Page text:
We then went to a much bigger museum next to the ger, it was just closing for lunch (everything seems to shut from noon – 1pm) but we changed our minds anyway as there was probably nothing in English.
We continued walking as it was very pleasant under the trees and lately we seem to have been doing lots of travelling but no real exercise. Then we saw it, almost lit up in a beam of light, an ATM!! We ran over to it and were thrilled because it had a VISA & MCD sign, but our cards refused to work, they kept rejecting. A man approached us and told us that the ATM would only accept their own credit cards, however, he worked for the bank and if we came back at 1pm, he would organise for us to withdraw cash. We were so relieved that we found someone who knew exactly what we wanted, I was a bit afraid it would turn out a la China (Urumqi) and we would get refused.
We sat down and had a few drinks at a nearby hotel bar while we waited for the bank to reopen. The drinks here are all warm, to find a cold drink is surprisingly difficult, nothing worse than warm beer or coke, can’t understand why these people don’t have cold drinks.
Once the bank was open, we managed to withdraw our cash efficiently and quickly, I was quite impressed, this bank is quite modern compared to the ones we visited yesterday, where you went behind ‘door one’ for travellers’ cheques, ‘door two’ for Visa cards etc – how archaic!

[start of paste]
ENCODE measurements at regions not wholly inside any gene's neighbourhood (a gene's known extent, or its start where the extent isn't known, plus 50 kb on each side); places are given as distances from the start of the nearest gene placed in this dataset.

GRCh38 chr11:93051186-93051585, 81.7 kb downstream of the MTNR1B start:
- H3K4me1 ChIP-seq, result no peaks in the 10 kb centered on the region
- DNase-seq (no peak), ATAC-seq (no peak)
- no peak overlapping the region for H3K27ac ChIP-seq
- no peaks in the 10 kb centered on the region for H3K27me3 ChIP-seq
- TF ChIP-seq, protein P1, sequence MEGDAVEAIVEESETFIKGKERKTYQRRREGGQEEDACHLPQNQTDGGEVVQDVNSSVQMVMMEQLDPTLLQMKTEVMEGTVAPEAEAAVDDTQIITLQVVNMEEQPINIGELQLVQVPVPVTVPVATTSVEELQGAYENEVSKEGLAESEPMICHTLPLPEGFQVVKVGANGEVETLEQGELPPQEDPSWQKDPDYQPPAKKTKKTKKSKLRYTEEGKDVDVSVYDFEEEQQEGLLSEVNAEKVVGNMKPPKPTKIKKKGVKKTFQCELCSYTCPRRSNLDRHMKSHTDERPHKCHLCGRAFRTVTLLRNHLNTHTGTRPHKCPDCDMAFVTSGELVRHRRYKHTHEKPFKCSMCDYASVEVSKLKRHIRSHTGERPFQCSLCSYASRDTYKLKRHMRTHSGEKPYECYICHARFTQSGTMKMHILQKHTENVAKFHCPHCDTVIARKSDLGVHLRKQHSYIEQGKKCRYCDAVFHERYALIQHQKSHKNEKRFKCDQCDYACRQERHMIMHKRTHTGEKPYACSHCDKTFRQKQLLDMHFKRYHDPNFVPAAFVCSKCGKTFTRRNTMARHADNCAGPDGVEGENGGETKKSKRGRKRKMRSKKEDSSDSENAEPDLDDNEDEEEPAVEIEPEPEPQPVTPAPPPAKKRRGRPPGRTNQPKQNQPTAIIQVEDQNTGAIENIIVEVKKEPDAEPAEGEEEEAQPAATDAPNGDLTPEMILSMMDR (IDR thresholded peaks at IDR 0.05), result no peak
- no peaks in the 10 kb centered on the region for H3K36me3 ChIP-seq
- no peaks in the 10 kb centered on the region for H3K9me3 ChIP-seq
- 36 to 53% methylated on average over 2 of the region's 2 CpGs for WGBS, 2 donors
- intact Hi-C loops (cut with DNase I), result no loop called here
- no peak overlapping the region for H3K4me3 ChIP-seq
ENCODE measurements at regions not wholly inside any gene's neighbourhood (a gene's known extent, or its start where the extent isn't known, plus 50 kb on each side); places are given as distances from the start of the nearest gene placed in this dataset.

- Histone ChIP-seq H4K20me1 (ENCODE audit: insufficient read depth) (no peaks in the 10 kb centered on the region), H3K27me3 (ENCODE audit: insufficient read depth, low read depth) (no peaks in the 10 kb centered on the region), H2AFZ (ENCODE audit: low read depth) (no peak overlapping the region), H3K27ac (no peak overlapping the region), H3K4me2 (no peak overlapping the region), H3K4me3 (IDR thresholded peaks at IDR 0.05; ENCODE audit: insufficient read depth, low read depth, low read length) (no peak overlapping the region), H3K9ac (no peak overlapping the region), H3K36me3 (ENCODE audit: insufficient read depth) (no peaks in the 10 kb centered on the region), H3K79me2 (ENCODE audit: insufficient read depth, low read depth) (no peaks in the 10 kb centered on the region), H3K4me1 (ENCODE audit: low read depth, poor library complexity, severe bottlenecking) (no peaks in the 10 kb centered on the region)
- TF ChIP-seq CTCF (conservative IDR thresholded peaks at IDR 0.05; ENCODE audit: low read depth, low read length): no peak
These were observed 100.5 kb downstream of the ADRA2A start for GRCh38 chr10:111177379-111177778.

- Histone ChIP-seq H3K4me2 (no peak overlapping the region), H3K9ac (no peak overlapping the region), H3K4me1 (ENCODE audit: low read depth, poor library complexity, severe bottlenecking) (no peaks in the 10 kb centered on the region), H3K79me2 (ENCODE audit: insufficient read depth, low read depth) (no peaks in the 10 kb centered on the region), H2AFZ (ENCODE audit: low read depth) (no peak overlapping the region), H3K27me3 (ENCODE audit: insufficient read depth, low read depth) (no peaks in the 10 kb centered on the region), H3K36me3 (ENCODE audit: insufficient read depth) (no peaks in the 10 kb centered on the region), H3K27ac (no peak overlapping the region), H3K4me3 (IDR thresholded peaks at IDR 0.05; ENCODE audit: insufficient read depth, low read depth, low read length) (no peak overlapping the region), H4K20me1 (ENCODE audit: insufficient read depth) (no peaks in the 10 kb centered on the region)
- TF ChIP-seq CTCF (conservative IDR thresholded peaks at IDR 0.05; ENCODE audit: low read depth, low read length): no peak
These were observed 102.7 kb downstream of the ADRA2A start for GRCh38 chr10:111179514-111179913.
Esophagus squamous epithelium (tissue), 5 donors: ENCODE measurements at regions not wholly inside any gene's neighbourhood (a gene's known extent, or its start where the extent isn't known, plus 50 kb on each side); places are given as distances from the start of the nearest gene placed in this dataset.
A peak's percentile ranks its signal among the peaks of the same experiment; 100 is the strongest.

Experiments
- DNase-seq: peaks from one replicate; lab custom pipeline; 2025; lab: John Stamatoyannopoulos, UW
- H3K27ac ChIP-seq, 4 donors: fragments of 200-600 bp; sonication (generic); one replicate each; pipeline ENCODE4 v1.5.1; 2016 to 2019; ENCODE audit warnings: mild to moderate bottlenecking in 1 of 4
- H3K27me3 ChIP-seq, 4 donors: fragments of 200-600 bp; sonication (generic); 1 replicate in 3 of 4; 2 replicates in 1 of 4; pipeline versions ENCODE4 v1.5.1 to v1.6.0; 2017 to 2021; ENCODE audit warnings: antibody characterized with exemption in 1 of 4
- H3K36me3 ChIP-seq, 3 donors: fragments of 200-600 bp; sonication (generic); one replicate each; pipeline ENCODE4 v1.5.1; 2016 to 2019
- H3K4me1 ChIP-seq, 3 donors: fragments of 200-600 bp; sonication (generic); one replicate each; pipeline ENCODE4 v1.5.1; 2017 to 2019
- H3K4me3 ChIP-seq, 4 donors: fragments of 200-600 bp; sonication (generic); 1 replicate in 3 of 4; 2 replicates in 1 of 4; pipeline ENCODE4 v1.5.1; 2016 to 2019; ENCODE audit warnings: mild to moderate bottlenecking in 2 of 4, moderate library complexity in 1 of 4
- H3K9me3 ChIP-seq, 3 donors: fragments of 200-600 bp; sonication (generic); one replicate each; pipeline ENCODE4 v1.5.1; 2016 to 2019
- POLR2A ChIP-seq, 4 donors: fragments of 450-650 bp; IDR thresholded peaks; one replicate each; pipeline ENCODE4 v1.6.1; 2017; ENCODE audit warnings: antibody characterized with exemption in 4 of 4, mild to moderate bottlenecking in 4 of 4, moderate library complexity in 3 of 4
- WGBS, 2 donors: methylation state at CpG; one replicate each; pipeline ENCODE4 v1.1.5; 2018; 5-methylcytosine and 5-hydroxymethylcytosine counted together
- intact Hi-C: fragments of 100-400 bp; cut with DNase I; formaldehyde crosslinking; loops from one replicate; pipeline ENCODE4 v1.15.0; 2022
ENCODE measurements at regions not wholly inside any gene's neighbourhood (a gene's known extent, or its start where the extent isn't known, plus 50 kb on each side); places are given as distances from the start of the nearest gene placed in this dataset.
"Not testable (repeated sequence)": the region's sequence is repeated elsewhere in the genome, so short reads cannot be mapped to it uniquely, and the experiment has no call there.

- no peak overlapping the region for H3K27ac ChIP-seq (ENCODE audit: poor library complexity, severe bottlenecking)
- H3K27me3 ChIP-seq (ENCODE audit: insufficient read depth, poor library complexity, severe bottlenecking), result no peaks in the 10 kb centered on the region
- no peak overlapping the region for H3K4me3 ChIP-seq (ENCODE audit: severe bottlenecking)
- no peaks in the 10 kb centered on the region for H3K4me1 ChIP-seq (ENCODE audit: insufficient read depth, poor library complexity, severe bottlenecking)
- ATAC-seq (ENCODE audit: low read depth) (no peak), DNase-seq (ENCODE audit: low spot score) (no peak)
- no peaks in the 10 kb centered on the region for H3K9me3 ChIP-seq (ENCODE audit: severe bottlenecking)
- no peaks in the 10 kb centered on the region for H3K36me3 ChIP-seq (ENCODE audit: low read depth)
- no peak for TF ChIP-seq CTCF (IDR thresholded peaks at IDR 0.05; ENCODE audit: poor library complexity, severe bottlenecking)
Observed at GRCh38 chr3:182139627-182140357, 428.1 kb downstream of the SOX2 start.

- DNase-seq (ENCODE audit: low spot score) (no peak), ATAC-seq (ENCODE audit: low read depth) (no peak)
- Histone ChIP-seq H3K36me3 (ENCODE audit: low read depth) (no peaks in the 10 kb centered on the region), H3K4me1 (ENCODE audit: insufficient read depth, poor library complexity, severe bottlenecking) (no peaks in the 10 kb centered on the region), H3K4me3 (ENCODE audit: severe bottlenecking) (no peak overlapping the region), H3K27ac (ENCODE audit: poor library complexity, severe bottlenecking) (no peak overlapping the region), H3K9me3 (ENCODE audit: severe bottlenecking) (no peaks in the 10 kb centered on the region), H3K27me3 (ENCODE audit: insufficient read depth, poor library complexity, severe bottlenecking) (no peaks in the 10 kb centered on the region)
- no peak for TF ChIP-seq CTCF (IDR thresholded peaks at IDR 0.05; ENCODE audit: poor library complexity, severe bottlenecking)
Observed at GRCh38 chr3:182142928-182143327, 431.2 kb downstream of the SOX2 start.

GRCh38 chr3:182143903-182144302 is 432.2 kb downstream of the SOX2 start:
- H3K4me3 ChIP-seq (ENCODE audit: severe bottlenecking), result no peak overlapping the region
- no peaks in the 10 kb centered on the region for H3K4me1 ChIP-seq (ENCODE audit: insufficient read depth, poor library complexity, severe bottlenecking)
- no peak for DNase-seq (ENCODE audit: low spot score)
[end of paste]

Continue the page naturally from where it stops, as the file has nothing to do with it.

We then walked to the bazaar and were instantly impressed, although smaller, it was much, much better than what we saw in Kashgar, it was how we imagined Kashgar would be. We had a great time walking through and looking at all the stalls, Tony bought a traditional felt hat for S100 ($3) plus a felt ger for S20 (-70c). I bought a felt camel for S35 ($1.60) and a pair of sunglasses for S70 ($2.30).
We spent about an hour and a half wandering around looking at all the stuff before we returned to our road and found an Internet place to do some emailing. It is still very hot and so is our room, for dinner we went to the same place where we had lunch yesterday, but much to our dismay, they had no plov, so we had to be content with Roast Chicken, cucumber and tomato salad for S270 ($9), not too bad but a bit greasy and not as good as plov! Thursday 29th July 2004
Don’t have to check out until noon, so spent the morning lazing around in our room – another hot night for us with no fan – only 2 mozzies killed last night, but still had to keep the window closed, which makes a comfortable night’s sleep almost impossible. Hunger got the better of Tony at 11am, so he disappeared down the road & returned with two round breads & two nut muffins – not a bad breakfast!
At 12pm we checked out & were able to leave our bags at the hotel as we still have about 2 ½ hours to kill before we catch our plane to Bishkek – still so very hot & we get no relief, couldn’t be bothered walking around so went to the Internet place. Still hot in there too, despite the fan – sank two ice cold fantas when we came out for S6 (20c) each – unbelievable, even yesterday at the market we didn’t even bother to barter as everything was so cheap.